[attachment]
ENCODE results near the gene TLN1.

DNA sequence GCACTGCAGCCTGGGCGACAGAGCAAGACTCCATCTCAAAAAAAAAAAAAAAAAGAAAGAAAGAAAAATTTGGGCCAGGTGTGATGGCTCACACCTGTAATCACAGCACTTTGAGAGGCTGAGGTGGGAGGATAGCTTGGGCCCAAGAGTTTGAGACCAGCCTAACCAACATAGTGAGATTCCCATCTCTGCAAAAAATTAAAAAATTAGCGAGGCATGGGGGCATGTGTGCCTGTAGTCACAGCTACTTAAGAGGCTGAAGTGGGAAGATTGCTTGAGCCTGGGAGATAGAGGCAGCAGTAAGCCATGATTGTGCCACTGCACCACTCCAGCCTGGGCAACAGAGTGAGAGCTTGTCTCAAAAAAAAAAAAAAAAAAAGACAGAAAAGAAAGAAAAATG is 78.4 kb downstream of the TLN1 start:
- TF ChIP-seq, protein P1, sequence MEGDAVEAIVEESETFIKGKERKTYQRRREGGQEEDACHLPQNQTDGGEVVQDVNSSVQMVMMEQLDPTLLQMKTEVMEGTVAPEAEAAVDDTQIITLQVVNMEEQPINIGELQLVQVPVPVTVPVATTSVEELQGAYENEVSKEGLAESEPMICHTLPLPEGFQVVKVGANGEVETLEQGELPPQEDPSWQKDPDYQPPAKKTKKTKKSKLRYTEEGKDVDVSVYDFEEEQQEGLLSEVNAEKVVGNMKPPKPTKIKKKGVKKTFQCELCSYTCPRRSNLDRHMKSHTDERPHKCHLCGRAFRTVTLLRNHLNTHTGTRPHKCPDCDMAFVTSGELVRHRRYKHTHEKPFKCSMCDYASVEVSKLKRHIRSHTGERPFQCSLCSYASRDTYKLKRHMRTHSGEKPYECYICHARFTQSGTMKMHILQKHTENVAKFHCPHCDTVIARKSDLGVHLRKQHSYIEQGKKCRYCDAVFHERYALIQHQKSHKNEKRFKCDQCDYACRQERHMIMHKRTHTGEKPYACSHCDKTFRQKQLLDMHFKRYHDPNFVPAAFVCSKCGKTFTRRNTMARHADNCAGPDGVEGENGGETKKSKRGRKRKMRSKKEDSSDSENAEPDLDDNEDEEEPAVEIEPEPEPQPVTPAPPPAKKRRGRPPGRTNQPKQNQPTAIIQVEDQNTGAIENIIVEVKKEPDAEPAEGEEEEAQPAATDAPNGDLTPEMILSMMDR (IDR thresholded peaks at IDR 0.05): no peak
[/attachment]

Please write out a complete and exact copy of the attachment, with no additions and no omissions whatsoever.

ENCODE results near the gene TLN1.

DNA sequence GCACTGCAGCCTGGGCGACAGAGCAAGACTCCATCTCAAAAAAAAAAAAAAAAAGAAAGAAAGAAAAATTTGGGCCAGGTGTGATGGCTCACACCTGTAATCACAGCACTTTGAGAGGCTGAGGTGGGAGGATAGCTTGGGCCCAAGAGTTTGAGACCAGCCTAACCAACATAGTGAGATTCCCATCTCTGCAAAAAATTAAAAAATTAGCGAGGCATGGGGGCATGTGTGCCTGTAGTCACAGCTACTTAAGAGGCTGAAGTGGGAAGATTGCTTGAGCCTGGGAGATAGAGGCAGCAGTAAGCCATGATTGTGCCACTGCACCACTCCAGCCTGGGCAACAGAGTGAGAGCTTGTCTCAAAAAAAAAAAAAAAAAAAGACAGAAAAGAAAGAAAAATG is 78.4 kb downstream of the TLN1 start:
- TF ChIP-seq, protein P1, sequence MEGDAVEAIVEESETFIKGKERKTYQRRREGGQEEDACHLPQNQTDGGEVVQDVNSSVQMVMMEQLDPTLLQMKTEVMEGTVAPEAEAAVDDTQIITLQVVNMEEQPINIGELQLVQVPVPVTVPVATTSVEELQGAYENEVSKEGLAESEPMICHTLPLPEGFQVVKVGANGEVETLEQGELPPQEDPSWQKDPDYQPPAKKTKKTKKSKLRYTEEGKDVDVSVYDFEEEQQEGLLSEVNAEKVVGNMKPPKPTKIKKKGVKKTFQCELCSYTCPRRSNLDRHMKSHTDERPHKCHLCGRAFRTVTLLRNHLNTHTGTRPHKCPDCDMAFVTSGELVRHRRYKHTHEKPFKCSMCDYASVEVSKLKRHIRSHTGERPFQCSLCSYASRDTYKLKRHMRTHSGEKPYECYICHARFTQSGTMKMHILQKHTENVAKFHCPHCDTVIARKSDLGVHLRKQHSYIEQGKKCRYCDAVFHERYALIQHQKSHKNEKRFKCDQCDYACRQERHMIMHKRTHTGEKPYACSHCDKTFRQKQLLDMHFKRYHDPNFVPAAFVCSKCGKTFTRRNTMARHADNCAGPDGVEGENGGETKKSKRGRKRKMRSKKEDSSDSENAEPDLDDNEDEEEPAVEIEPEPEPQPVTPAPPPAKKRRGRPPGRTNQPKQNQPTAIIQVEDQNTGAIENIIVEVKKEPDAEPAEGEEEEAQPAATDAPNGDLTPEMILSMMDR (IDR thresholded peaks at IDR 0.05): no peak